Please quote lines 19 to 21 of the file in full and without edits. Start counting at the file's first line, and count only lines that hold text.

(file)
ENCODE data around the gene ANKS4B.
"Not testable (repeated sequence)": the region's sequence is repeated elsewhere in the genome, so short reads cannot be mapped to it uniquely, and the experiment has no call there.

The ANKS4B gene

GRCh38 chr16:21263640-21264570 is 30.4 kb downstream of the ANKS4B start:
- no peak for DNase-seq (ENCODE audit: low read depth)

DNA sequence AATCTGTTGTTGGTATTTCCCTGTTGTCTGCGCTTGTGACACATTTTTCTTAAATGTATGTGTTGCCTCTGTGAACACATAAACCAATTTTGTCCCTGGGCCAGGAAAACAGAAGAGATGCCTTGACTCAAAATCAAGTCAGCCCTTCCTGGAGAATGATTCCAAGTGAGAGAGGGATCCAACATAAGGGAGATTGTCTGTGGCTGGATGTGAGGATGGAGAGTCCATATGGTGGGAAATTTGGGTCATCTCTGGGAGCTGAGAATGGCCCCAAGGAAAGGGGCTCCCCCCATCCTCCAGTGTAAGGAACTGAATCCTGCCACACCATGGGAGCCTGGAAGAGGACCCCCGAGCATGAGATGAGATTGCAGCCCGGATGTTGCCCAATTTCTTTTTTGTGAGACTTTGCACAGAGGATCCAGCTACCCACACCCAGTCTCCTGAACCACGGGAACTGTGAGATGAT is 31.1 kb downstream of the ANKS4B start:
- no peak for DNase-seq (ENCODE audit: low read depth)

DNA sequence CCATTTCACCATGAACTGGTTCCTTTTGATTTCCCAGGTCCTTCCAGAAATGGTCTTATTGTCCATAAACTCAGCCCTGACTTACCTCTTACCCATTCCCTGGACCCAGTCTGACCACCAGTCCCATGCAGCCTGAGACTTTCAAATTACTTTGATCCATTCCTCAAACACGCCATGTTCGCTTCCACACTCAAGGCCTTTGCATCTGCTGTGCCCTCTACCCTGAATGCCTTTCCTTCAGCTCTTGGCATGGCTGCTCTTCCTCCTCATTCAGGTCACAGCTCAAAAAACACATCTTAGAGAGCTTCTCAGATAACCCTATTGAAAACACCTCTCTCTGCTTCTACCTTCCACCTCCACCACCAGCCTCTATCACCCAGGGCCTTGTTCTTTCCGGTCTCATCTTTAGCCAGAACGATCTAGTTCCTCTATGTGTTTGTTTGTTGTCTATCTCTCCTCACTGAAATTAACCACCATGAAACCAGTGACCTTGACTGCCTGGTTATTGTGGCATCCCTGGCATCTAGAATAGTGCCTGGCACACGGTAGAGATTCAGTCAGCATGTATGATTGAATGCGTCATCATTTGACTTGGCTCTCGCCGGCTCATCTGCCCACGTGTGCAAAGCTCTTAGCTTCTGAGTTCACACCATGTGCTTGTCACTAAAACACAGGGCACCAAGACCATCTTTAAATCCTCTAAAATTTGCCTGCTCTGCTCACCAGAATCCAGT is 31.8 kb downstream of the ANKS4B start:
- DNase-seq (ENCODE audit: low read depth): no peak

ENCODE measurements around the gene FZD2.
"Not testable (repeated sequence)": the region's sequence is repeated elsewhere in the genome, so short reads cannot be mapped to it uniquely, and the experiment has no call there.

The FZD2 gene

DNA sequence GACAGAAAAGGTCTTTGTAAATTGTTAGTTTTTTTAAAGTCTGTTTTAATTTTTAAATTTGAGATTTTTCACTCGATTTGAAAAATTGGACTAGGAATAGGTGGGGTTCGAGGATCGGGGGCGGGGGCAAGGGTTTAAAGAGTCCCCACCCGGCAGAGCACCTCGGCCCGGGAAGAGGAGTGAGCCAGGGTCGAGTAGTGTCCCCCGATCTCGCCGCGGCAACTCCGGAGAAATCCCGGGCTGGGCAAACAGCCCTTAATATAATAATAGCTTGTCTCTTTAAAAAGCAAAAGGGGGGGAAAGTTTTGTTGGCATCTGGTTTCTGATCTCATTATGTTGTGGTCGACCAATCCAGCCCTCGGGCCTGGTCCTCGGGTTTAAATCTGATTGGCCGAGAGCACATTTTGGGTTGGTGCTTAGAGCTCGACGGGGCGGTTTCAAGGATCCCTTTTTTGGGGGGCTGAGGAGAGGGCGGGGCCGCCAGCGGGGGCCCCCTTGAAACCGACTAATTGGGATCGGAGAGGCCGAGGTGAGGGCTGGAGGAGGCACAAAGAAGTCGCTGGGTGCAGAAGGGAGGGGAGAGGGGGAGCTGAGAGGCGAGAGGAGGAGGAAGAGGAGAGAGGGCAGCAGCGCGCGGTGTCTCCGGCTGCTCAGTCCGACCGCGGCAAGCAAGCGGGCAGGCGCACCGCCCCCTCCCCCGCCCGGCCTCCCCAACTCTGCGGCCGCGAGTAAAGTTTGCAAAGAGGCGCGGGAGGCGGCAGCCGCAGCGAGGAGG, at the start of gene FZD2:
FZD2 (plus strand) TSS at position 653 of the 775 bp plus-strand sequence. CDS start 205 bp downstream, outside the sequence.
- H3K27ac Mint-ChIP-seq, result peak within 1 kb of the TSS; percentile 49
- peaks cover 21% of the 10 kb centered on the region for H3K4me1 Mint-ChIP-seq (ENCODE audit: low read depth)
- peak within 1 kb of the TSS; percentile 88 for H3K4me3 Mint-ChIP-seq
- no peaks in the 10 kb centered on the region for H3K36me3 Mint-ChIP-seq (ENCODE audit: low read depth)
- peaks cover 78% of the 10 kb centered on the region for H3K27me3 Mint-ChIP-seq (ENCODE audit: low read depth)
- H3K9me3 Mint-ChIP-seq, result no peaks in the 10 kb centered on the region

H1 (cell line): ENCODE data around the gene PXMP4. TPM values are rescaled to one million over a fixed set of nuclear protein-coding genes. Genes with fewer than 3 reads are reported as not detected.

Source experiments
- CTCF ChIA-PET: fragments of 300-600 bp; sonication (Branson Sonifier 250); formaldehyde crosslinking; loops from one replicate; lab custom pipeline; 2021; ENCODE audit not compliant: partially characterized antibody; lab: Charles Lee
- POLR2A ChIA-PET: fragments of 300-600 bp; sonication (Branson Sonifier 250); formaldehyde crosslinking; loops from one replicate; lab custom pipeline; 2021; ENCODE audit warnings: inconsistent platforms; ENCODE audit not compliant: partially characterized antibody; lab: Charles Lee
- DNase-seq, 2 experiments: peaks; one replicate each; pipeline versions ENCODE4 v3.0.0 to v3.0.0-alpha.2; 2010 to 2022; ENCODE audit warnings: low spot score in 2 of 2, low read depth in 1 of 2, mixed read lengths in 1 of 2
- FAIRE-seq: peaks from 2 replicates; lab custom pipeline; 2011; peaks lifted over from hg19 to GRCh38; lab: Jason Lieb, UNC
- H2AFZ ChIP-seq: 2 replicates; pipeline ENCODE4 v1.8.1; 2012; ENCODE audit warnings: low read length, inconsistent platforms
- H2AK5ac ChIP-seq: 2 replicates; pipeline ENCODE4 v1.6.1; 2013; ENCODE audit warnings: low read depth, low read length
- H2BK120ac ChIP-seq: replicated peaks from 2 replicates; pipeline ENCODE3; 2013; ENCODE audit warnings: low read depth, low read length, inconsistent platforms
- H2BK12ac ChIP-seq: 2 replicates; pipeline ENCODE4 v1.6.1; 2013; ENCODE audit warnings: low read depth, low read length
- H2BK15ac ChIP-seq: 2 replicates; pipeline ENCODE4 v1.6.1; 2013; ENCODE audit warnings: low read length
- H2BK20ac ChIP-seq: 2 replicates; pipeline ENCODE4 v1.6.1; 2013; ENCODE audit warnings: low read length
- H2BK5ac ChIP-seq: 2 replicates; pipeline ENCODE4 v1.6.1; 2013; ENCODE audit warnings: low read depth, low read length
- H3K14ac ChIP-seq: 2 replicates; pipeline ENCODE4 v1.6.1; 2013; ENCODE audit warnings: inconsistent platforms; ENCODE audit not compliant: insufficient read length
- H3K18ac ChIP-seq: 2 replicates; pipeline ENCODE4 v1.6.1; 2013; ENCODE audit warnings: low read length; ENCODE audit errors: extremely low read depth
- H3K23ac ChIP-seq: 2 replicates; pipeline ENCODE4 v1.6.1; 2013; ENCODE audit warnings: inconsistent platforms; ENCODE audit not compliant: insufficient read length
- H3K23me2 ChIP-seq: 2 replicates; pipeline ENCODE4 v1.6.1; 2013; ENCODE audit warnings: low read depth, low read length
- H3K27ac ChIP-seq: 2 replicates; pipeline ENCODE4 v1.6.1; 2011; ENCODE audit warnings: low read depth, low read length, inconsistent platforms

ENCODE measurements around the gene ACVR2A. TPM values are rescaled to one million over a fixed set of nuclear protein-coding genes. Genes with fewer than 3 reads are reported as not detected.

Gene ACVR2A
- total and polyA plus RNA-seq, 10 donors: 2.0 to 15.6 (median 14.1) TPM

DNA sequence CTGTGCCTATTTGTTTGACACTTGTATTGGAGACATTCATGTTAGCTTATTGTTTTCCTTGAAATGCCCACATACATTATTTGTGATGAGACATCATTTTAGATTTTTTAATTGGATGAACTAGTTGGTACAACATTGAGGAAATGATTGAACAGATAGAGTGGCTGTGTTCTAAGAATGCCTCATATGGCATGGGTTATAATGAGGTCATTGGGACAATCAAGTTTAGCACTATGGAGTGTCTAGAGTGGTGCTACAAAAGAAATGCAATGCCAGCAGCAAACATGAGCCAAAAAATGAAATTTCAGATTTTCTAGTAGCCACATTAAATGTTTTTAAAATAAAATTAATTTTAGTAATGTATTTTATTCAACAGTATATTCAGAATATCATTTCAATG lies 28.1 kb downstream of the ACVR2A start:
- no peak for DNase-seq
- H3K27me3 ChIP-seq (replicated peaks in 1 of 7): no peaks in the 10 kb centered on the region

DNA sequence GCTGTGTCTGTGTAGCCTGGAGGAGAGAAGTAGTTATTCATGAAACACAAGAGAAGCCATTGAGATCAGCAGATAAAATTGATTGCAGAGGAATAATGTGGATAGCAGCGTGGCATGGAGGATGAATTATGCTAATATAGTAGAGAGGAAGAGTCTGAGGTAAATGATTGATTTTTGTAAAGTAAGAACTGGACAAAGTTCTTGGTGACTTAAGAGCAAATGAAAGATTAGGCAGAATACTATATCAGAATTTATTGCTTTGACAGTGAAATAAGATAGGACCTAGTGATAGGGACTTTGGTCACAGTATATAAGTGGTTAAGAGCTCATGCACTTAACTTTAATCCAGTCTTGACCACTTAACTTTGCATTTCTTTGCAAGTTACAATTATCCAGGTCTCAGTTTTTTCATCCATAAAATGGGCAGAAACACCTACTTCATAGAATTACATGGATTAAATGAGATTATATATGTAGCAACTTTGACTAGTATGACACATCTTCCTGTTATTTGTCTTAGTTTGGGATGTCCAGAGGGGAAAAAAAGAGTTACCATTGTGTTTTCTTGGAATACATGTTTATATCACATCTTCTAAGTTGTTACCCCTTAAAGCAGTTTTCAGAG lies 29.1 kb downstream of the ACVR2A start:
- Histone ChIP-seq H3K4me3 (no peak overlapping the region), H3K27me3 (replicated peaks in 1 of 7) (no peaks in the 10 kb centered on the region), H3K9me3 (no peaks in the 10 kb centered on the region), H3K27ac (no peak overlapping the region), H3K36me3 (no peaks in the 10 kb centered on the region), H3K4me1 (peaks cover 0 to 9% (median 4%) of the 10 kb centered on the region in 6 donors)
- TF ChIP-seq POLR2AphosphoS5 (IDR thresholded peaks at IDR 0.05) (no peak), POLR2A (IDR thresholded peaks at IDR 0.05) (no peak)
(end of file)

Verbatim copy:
- peaks cover 78% of the 10 kb centered on the region for H3K27me3 Mint-ChIP-seq (ENCODE audit: low read depth)
- H3K9me3 Mint-ChIP-seq, result no peaks in the 10 kb centered on the region

H1 (cell line): ENCODE data around the gene PXMP4. TPM values are rescaled to one million over a fixed set of nuclear protein-coding genes. Genes with fewer than 3 reads are reported as not detected.